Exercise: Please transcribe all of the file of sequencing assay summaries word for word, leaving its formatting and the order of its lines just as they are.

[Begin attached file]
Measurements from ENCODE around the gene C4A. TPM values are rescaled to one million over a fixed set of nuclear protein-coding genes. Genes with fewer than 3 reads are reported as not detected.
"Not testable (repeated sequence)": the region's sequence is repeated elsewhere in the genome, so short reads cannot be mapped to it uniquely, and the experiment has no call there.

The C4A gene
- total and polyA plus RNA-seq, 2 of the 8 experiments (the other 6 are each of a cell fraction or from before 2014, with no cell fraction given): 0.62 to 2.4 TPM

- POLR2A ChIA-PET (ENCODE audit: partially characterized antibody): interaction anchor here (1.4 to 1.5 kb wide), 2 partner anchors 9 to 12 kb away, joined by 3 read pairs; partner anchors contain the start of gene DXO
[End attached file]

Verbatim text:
Measurements from ENCODE around the gene C4A. TPM values are rescaled to one million over a fixed set of nuclear protein-coding genes. Genes with fewer than 3 reads are reported as not detected.
"Not testable (repeated sequence)": the region's sequence is repeated elsewhere in the genome, so short reads cannot be mapped to it uniquely, and the experiment has no call there.

The C4A gene
- total and polyA plus RNA-seq, 2 of the 8 experiments (the other 6 are each of a cell fraction or from before 2014, with no cell fraction given): 0.62 to 2.4 TPM

- POLR2A ChIA-PET (ENCODE audit: partially characterized antibody): interaction anchor here (1.4 to 1.5 kb wide), 2 partner anchors 9 to 12 kb away, joined by 3 read pairs; partner anchors contain the start of gene DXO